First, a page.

Now, these types of system are theoretical constructs.  Very few systems are exactly as described above.  For example, English has an alphabet, but there is not a 1-to-1 correspondence of letter to phoneme.  So, despite what you may hear, English is not a phonetic or even phonemic writing system as the various IPA(International Phonetic Alphabet) alphabets are.  And Japanese makes use of both syllograms and logograms.  And even then, some words in Japanese that are written in syllograms(kana) use a seemingly incorrect syllogram.  For example, the topic particle “wa” is spelled with the syllogram for “ha”.

English is an example of a type of non-phonetic(phonemic) alphabet called a morphophonemic alphabet.  For example, the English words “electric” and “electricity” are spelled with the same letters, even though phonemically, they should be represented as “elektrik” and “elektrisity”  The same is similar for many morphemes with Greek or Latin roots where derivational inflection–the creation of a new word by the systematic addition of morphemes–is applied.  This is because advanced reading is not done by sounding out each letter, but rather by recognizing the shape of the word.  This is why the two gimmicks or removing the vowels in a word, or scrambling a word while keeping on the first and last letters the same don’t interfere significantly with the readability of the text.  This is a valuable tool in a writing system, even though it may make learning that system more difficult.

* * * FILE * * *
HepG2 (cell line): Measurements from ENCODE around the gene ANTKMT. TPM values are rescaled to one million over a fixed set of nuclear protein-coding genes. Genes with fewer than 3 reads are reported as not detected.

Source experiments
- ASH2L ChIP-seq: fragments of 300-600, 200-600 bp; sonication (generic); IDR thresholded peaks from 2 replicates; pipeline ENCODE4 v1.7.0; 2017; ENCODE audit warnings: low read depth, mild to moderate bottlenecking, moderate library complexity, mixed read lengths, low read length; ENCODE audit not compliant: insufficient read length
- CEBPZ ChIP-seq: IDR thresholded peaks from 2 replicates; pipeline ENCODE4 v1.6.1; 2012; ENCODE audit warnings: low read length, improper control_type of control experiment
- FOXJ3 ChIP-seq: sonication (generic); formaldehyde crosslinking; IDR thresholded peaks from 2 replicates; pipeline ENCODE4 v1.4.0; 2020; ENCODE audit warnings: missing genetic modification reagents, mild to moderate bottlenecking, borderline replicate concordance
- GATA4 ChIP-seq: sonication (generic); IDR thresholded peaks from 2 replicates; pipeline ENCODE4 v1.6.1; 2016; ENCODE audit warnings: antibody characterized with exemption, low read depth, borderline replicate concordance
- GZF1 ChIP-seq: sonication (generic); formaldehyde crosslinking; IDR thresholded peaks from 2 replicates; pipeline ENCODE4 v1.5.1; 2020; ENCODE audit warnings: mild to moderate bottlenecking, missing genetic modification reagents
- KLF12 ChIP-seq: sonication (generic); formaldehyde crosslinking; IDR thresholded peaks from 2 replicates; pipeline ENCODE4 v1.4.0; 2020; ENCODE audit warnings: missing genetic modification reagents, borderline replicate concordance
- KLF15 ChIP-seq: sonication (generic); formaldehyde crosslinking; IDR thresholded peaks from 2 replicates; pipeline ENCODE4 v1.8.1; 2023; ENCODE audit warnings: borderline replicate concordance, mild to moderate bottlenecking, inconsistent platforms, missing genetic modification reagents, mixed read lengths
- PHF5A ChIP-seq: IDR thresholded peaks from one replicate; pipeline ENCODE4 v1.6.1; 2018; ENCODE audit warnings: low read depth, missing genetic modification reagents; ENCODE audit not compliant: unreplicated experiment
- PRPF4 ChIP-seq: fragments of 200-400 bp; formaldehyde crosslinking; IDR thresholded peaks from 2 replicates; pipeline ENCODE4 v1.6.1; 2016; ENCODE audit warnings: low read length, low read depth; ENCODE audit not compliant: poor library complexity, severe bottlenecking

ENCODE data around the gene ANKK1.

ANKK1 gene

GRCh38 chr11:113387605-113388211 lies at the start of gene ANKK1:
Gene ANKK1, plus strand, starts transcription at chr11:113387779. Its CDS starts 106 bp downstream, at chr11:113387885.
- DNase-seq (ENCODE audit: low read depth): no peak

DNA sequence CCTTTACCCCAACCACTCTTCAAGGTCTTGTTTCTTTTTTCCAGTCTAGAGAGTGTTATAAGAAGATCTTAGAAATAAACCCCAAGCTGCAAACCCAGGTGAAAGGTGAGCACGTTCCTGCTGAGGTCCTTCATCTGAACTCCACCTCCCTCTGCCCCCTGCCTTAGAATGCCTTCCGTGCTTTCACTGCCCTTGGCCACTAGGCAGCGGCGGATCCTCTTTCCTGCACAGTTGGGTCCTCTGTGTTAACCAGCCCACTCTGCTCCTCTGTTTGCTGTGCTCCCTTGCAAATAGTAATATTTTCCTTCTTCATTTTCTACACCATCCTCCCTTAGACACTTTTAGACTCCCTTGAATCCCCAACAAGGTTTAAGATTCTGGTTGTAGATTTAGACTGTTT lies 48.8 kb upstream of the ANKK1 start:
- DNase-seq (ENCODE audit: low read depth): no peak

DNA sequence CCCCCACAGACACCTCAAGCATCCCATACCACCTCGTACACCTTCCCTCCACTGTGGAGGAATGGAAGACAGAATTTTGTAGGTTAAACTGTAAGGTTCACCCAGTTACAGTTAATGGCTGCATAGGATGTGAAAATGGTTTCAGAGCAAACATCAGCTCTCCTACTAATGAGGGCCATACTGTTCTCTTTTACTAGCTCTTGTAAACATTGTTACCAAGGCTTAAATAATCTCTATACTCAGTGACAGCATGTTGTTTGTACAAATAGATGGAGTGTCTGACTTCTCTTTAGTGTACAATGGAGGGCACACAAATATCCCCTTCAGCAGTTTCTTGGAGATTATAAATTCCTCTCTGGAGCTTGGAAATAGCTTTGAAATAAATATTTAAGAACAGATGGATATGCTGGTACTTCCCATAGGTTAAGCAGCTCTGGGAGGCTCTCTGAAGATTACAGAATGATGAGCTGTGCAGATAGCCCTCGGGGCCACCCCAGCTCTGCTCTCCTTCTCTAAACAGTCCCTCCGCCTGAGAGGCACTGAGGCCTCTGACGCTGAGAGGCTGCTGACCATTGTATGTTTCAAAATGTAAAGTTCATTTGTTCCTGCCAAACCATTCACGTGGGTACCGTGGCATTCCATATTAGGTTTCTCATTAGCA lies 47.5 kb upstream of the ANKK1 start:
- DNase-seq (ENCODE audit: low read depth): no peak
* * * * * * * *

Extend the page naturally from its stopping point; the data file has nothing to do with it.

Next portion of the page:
Another example of the oddity of English spelling is the famous “alternate spelling” of fish–“ghoti”, often attributed to George Bernard Shaw.  It was used to highlight perceived “irregularities” in English spelling.  However, it is based on mis-understandings of how spelling works, in English and in general.

“gh” only makes the /f/ sound in the coda of a word.  “enough”.  It still makes a /g/ sound in the onset position: e.g. “ghost”.  In the so-called word “ghoti”, the “gh” is in the onset position, where it makes a  “hard g” like in ghost.

The “ti” is supposed to represent the “sh” sound.  However, it does so only in the “medial” position–that is, between two other syllables.  It always makes the “ty” sound in the final position as in the word “ghoti”.

Finally, the “o” is supposed to make the “i” sound, as in “women”.  However, that is not a regular pattern of English, but the fault of some other very simple rules.  In an unstressed syllable, such as the “-men” and “-man” of “women: and “woman”, the sound represented by the letter “e” becomes a schwa instead of an /e/ or /a/ as in the stressed syllables of the male forms “men” and “man”.  This causes the words to be indistinguishable in spoken English.  So, because the rule of a vowel becoming a schwa in an unstressed syllable has priority, the “o” in the stressed syllable is altered to distinguish between the singular and plural forms.

But as we learned above, English writing is a morphophonemic alphabet, meaning that it works to preserve the clear relation between two allomorph–different forms of the same morpheme–over maintaining phonemic accuracy.

Further, writing systems in general are made static at a certain time in the languages development.  So, because writing systems care less about the accurate phonemic representation of a word than of readability, when the spoken language evolves, the written language does not, creating these odd orthographical artifacts.  And this is visible in many writing systems, not just English.  Something to consider in the follow-up post, and while deciding on the orthographic representation you choose to use in your story.

Next time on Linguistics and SFF: Orthography and Vowel Systems

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2 Comments

Posted by on July 20, 2013 in Linguistics

 

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2 responses to “Linguistics and SFF: Orthgraphy and Exoticism, Part 1